10 Wisconsin towns with odd names
Poy Sippi? Beetown? The state of Wisconsin contains more than 1,800 cities and towns, so not surprisingly, some have some pretty unusual names and interesting stories.
Poy Sippi (Waushara County)
Located 26 miles west of Oshkosh
Got its name from the Potawatomi people who called the Pine River Polygon Sippi because it flowed into nearby Polygon Lake.
Claim to fame: Poy Sippi Days on June 17th.
Koshkonong (Jefferson County)
Located on the shores of Lake Koshkonong near Fort Atkinson.
Population: 3,000 people
Got its name from the Potawatomi people who called it Gishkzhegonang, or catfish place, with the English translation as Koshkonong.
Claim to fame: Fort Koshkonong Rendezvous on Memorial Day Weekend.
Fence (Florence County)
Located near the Wisconsin-Michigan border 16 miles south of Florence.
Population: About 200 people. Locals say the name stems from an Indian hunting method. They would build two fences, one of brush and one of pickets, when the deer jumped over the first fence they would land on the sharp points of the second fence. Fence will celebrate its 100th birthday at a community celebration in 2021.
Weyauwega (Waupaca County)
Located off of Highway 10 between Stevens Point and Appleton.
Population: 1,900. Locals say former Wisconsin Governor James Doty named the town’s first post office for his Indian guide friend “Weyauweya.” The name was later changed to Weyauwega. Weyauwega is also home to 5 cheese making companies. Claim to fame: Horse and Buggy Days in mid-September.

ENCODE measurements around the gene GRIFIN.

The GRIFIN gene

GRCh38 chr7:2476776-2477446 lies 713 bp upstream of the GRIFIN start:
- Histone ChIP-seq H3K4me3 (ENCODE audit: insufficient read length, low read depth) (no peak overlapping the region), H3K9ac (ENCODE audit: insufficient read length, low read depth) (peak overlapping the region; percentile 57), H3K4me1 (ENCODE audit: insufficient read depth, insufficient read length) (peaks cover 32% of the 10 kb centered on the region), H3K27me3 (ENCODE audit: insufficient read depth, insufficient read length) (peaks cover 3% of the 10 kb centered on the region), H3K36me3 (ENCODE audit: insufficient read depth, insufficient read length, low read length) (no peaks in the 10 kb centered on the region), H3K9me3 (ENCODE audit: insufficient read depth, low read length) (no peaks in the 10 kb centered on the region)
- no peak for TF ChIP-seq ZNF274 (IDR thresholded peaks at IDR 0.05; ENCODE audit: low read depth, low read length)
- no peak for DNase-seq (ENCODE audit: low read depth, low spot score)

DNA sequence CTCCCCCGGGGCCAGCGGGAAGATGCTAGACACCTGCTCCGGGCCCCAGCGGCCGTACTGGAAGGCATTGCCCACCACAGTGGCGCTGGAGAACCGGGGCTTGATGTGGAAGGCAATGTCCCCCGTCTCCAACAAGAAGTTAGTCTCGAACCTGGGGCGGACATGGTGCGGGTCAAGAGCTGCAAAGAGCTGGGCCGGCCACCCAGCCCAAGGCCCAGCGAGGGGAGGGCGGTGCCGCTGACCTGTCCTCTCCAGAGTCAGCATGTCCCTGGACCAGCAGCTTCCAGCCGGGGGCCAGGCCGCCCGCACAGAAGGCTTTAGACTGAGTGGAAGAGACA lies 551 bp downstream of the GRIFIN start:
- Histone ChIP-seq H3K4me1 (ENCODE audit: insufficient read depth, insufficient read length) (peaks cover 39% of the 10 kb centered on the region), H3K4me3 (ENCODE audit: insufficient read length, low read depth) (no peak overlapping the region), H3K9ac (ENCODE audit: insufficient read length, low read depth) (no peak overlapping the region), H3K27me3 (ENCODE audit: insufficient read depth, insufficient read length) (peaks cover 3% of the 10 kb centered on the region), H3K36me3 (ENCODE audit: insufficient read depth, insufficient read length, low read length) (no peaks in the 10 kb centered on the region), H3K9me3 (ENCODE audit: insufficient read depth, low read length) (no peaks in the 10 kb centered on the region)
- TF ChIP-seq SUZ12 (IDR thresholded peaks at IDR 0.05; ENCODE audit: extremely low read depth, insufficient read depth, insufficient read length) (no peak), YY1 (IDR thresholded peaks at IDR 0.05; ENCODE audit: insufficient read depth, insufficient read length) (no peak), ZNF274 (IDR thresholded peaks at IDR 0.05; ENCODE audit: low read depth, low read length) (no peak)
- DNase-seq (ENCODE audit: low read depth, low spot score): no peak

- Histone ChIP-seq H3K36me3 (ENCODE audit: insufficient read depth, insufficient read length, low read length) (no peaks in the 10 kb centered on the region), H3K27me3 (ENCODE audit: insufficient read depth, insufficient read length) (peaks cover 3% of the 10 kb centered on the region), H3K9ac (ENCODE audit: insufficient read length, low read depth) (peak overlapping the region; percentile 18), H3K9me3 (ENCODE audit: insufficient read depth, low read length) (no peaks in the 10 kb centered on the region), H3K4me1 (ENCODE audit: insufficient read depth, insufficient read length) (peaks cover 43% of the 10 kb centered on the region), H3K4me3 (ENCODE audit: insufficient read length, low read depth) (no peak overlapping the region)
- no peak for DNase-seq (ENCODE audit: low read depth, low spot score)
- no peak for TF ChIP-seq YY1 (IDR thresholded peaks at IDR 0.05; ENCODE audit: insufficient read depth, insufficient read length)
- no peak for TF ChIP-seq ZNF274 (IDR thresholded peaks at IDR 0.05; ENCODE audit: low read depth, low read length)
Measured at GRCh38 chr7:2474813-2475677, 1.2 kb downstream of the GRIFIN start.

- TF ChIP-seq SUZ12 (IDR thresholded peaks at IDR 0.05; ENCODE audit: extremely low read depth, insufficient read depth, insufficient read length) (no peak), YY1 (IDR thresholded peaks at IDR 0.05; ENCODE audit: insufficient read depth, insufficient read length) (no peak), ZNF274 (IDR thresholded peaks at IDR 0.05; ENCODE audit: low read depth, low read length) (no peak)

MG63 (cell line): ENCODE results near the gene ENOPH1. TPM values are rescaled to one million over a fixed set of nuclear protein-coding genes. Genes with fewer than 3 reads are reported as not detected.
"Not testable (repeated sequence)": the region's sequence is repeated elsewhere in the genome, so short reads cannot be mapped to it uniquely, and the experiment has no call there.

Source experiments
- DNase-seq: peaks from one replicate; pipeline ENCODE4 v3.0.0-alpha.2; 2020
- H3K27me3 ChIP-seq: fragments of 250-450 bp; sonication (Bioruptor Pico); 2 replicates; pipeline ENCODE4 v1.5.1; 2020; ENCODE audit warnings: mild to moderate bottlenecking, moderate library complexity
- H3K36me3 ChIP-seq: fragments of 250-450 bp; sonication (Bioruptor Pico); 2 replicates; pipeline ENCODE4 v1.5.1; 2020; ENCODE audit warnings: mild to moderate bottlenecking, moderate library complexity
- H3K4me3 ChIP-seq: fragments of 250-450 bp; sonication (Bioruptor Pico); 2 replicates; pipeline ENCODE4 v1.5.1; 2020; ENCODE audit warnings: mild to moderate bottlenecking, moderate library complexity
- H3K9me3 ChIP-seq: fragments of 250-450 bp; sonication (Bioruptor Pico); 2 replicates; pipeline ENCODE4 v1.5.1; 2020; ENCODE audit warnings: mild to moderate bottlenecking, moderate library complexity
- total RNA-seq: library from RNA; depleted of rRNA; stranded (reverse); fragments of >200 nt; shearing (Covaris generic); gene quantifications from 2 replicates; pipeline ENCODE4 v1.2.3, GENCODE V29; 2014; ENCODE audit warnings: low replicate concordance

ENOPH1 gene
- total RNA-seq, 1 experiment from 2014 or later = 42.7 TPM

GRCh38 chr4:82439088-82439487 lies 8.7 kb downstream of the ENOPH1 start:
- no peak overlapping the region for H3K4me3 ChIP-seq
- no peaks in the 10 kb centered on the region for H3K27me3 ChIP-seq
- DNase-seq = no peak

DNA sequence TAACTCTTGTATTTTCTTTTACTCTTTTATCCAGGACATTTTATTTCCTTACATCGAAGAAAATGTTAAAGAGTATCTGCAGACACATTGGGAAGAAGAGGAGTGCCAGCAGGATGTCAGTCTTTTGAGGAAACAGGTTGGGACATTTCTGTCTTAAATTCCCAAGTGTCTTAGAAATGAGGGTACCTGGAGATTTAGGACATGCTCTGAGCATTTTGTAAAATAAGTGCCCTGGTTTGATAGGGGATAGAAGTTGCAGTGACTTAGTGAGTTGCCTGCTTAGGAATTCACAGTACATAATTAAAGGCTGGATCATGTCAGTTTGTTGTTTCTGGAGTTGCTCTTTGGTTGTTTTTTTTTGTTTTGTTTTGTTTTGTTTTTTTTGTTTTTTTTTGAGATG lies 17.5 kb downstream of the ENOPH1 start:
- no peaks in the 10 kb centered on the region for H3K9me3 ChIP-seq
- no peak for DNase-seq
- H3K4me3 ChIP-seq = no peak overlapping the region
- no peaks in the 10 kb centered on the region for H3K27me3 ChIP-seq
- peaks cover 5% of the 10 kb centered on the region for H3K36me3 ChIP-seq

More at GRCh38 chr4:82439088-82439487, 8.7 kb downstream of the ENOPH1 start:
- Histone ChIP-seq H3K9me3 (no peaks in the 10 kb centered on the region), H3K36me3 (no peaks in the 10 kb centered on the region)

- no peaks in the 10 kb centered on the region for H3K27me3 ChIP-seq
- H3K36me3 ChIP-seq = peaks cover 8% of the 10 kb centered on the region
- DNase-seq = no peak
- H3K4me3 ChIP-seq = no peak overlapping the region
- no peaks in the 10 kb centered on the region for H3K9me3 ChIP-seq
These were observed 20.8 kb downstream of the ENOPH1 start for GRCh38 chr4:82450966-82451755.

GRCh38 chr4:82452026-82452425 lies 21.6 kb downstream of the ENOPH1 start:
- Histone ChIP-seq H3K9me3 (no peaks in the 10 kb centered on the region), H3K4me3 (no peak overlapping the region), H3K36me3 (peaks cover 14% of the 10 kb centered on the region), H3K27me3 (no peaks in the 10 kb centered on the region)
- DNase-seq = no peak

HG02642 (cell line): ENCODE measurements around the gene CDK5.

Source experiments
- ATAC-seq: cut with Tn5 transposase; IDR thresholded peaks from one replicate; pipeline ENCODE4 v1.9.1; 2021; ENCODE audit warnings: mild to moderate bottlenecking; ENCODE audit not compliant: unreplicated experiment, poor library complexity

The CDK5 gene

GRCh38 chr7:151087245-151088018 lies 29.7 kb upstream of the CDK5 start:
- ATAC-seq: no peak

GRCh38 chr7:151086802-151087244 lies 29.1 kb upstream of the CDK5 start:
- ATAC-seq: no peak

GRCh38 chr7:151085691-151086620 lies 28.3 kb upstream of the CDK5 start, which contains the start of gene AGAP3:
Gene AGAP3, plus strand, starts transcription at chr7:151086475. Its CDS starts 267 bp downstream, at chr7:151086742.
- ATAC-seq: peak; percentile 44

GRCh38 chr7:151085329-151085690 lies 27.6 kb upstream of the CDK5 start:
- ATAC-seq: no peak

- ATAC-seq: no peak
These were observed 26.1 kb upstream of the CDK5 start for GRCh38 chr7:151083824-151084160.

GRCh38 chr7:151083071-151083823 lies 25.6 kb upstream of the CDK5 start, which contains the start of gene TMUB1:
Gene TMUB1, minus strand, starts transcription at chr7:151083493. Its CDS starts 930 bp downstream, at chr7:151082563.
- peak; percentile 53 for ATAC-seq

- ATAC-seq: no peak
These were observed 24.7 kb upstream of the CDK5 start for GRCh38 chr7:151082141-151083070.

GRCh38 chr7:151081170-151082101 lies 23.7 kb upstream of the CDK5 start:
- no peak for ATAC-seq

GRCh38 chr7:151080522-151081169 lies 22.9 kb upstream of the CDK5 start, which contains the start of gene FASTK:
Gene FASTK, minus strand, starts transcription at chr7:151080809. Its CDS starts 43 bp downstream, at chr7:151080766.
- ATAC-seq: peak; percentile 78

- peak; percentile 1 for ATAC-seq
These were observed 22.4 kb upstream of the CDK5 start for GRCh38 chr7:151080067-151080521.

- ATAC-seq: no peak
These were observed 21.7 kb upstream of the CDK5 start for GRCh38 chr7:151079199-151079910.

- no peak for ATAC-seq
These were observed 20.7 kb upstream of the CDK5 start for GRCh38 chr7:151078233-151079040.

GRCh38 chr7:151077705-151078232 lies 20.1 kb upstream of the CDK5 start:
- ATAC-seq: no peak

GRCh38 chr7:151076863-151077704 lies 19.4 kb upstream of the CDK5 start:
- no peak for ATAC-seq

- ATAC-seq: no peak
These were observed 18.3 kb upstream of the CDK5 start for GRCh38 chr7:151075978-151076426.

Bosstown (Richland County)
Located about 50 miles South of La Crosse
Population: 12 people. The community is believed to have been named after William “Boss” Dosh, who owned the only store in town and was said to be bossy. Claim to fame: Popp’s cave is a popular destination for hikers and explorers.
Spread Eagle (Florence County) Located on US Highway 2, 5 miles west of Iron Mountain
Population: Unknown. The town is named after the Spread Eagle chain of lakes. The lakes get their name from how the lakes look like a spread eagle. Claim to Fame: The lakes and rivers attract vacationers and people who have summer homes in the area.
Cataract (Monroe County)
Located on highway 27, 12 miles north of Sparta. Population: Around 150 people. No word on exactly how Cataract got it's name, but locals say it is likely concected to a waterfall in town also know as a cataract. Claim to Fame: The Paul and Matilda Grotto, an outdoor collection of concrete folk art sculptures encrusted with shards of glass, ceramics, seashells and other materials.
Beetown (Grant County) Located 35 Miles north of Dubuque. Population: 65 people. It got its name in the 1820s when residents encountered a swarm of bees as they tried to remove a huge tree that was destroyed in a storm. Claim to fame: Once the home of Lisle Blackbourn, who coached the Packers in the 1950s.
Embarrass (Waupaca County) Located between Clintonville and Shawano on Highway 22.
Population: 400 people. Got its name from French lumberjacks who had trouble sending logs down a debris filled river. Claim to Fame: Annual Volunteer Firefighters parade and Fun Daze on July 29th.
Ojibwa (Sawyer County). Located on the Chippewa River about 100 miles north of Eau Claire.
Population: Around 250 people. Got its name from the Ojibwe Indian tribe. Claim to fame: Home of great musky fishing and the Ojibwa Canoe Races on August 12th.